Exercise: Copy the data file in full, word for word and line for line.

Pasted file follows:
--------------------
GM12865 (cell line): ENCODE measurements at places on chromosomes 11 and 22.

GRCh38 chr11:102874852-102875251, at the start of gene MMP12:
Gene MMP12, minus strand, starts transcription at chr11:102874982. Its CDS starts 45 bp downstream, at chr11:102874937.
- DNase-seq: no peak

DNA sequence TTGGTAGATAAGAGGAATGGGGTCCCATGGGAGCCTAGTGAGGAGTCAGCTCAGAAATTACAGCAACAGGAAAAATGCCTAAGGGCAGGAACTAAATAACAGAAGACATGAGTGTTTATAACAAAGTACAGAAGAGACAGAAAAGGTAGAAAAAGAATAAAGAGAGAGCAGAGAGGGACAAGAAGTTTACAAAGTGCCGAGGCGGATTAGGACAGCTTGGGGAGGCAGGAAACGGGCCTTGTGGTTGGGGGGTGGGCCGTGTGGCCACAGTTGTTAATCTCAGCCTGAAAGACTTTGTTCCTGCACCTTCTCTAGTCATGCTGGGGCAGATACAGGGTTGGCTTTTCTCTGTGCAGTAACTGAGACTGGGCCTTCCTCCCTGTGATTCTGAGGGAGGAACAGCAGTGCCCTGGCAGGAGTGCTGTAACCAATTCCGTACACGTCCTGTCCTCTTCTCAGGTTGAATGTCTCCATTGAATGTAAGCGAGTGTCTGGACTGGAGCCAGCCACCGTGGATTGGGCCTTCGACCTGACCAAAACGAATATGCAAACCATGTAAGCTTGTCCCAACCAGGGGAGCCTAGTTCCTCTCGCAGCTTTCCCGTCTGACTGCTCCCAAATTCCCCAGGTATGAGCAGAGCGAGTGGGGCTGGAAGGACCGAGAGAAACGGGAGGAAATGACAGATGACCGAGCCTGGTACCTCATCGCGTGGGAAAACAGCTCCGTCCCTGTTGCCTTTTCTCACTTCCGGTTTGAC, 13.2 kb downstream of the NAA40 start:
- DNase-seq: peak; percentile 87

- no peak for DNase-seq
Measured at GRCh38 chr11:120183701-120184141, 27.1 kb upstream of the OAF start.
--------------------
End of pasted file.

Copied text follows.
GM12865 (cell line): ENCODE measurements at places on chromosomes 11 and 22.

GRCh38 chr11:102874852-102875251, at the start of gene MMP12:
Gene MMP12, minus strand, starts transcription at chr11:102874982. Its CDS starts 45 bp downstream, at chr11:102874937.
- DNase-seq: no peak

DNA sequence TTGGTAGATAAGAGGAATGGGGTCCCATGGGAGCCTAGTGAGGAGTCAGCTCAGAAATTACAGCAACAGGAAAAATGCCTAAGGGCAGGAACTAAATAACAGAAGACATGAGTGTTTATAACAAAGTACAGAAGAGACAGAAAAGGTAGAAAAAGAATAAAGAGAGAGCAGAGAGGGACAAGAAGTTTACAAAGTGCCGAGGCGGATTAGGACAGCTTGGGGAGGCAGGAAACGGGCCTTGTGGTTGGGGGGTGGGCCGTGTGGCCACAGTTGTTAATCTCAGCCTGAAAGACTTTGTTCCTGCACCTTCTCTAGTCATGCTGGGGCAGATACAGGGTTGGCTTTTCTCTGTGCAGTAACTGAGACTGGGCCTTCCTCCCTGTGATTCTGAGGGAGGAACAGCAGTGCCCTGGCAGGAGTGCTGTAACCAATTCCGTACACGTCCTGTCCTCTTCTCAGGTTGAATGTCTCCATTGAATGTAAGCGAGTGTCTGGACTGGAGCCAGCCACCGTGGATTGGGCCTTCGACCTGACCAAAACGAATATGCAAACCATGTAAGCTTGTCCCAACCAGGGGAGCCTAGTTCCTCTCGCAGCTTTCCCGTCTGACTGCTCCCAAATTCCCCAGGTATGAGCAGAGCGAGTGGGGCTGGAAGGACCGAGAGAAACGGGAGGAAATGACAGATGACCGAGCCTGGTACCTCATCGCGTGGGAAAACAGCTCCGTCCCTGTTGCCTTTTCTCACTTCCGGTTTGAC, 13.2 kb downstream of the NAA40 start:
- DNase-seq: peak; percentile 87

- no peak for DNase-seq
Measured at GRCh38 chr11:120183701-120184141, 27.1 kb upstream of the OAF start.